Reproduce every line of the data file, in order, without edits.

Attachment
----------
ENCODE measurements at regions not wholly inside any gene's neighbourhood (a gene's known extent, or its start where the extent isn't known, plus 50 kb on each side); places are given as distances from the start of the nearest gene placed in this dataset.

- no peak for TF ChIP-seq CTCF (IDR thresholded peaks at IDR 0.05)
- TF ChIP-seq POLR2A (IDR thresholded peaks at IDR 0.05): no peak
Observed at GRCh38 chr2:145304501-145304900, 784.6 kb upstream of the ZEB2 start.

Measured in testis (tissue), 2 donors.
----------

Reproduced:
ENCODE measurements at regions not wholly inside any gene's neighbourhood (a gene's known extent, or its start where the extent isn't known, plus 50 kb on each side); places are given as distances from the start of the nearest gene placed in this dataset.

- no peak for TF ChIP-seq CTCF (IDR thresholded peaks at IDR 0.05)
- TF ChIP-seq POLR2A (IDR thresholded peaks at IDR 0.05): no peak
Observed at GRCh38 chr2:145304501-145304900, 784.6 kb upstream of the ZEB2 start.

Measured in testis (tissue), 2 donors.